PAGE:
MTI Briefs World Bank Representatives on New Transportation Research
The Maryland Transportation Institute (MTI) hosted a delegation from the World Bank on Wednesday (July 17), presenting an overview of transportation initiatives being developed at the University of Maryland.
The visit reflects the World Bank’s goal of “bringing to our client countries top-notch solutions in the areas of transportation to help with our main mission, which is to eliminate extreme poverty,” said the delegation’s head, World Bank Transport and Information-Communications Technologies (ICT) Practice Manager Maria Marcela Silva.
With over 100 faculty conducting transportation-related research at 20 centers and labs, UMD is a hub for innovative solutions that address a range of transportation issues, including traffic safety and congestion. MTI, based at the A. James Clark School of Engineering, was established in 2018 to bring together research being conducted across the university.
Wednesday’s meeting included a presentation by Michael Pack, director of the Center for Advanced Technology Transportation Lab (CATT Lab). Pack provided an overview of CATT Lab's Regional Integrated Transportation Information System (RITIS), an analytics and visualization platform that is used by more than 8,000 transportation researchers and professionals nationwide.
Also presenting at the event were Kathleen Stewart, who directs the Center for Geospatial Information Science (CGIS) and Chenfeng Xiong, who has collaborated with MTI’s director, Herbert Rabin Distinguished Professor Lei Zhang, on the development of IncenTrip, an app that rewards users for congestion-reducing travel choices. In addition, Fred Ducca, policy group director for the National Center for Smart Growth Research and Education, briefed attendees on data and modeling tools for transportation policy studies, and Emily Boyle, vice president of the UMD student chapter of Engineers Without Borders (EWB), presented an overview of the student membership’s engagement in projects around the world, from Peru to Nepal.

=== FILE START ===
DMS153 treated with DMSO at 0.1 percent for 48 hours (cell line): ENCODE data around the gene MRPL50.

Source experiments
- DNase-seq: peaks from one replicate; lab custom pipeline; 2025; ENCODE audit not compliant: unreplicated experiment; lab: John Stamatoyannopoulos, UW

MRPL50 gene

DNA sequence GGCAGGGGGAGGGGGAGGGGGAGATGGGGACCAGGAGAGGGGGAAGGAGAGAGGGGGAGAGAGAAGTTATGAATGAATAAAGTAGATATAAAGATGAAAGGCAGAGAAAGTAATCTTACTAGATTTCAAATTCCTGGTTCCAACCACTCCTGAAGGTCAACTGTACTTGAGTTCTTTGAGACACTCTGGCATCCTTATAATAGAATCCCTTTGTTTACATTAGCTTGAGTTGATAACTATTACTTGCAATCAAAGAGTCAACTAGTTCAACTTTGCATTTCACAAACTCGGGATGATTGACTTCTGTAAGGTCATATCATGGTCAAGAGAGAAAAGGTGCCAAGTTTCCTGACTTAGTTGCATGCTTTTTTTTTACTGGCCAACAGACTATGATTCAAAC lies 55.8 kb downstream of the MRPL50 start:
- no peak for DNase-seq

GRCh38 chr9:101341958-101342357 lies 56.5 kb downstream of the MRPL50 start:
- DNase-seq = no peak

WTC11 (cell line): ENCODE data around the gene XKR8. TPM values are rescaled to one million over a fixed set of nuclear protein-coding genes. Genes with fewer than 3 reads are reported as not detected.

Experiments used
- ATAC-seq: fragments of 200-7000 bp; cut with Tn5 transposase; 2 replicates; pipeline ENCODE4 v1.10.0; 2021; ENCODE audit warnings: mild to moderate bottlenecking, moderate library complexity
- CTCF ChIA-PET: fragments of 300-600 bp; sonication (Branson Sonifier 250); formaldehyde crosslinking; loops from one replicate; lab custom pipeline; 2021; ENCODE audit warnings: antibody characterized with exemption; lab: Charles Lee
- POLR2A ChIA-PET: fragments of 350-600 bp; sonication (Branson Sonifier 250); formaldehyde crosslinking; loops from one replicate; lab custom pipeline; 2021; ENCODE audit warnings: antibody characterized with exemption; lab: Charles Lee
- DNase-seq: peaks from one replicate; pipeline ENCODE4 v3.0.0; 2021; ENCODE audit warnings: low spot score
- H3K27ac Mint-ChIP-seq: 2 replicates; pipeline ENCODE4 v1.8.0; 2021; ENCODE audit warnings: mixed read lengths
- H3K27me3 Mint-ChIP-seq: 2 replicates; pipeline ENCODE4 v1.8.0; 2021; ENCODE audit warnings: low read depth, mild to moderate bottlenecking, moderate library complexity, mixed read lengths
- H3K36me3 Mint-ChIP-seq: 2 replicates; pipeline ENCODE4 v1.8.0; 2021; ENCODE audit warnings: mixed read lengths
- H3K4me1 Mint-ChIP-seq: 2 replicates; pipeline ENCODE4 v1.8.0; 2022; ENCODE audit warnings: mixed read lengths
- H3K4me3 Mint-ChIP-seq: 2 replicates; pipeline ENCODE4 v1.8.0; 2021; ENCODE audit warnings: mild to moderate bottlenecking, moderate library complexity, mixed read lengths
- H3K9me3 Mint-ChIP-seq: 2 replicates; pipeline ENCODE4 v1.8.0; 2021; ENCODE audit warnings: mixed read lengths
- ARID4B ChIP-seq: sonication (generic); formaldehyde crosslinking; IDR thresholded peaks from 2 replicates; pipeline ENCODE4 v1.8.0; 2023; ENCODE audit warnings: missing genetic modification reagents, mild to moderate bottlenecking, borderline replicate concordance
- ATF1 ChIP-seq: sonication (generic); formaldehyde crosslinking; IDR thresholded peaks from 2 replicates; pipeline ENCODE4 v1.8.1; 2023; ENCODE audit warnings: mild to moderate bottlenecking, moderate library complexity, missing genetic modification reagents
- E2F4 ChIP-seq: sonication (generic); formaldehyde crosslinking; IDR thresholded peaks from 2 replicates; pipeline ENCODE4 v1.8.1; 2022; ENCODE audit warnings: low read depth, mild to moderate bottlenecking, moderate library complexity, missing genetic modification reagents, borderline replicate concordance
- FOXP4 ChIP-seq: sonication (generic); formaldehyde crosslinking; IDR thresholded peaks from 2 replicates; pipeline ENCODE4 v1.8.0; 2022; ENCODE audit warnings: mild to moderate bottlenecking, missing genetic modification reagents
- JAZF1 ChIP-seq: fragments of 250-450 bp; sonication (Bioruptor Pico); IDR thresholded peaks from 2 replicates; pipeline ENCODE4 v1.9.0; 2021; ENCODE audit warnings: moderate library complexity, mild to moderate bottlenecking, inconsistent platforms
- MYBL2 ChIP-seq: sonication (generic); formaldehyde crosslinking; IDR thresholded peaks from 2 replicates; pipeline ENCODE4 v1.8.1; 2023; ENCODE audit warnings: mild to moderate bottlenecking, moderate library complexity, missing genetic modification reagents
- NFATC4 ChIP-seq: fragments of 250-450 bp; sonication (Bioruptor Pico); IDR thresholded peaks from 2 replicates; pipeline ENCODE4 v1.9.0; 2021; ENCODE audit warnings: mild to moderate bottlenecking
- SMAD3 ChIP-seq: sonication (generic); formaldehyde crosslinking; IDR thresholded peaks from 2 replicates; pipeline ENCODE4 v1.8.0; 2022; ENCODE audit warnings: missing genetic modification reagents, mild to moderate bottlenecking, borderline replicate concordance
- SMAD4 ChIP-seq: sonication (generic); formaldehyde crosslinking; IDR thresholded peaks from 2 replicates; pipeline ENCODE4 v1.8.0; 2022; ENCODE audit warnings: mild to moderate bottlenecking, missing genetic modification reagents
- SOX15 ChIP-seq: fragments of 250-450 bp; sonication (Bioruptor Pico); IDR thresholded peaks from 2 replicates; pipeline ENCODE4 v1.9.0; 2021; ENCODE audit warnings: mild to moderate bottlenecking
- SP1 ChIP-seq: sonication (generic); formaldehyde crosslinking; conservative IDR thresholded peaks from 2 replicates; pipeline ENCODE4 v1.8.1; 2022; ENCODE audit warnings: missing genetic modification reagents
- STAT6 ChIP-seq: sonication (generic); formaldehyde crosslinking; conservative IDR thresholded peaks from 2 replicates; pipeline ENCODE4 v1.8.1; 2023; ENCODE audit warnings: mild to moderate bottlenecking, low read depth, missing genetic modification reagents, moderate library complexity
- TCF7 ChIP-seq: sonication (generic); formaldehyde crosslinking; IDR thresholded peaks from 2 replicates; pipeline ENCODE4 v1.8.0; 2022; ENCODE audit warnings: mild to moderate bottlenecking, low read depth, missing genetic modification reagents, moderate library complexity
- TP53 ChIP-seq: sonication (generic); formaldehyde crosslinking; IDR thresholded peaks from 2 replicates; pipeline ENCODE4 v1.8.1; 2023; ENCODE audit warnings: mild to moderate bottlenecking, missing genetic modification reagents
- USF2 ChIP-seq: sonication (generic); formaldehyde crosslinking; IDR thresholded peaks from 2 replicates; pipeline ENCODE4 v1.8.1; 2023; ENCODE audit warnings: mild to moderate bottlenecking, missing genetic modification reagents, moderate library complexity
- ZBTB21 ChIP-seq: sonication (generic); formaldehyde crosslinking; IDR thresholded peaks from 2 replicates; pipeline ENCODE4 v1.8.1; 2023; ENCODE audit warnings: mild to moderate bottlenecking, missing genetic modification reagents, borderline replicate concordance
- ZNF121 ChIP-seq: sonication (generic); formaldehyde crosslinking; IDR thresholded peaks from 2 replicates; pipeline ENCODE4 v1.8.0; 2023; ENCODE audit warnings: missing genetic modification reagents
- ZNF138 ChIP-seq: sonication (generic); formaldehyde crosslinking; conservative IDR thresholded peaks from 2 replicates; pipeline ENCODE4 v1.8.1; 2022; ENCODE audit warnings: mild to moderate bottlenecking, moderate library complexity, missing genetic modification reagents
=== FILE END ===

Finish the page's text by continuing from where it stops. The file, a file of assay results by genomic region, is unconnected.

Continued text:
The meeting highlighted the global reach of the work being done at UMD, Zhang said.
“While we have a specific focus, at MTI, on supporting the State of Maryland in addressing critical transportation challenges, the solutions being explored here have the potential to benefit everyone,” Zhang said. “Transportation is a global issue, and many areas of research at MTI—including traffic operations and safety, congestion reduction, environmental considerations, and the use of data analytics—have applicability to the developing world.”
Published July 25, 2019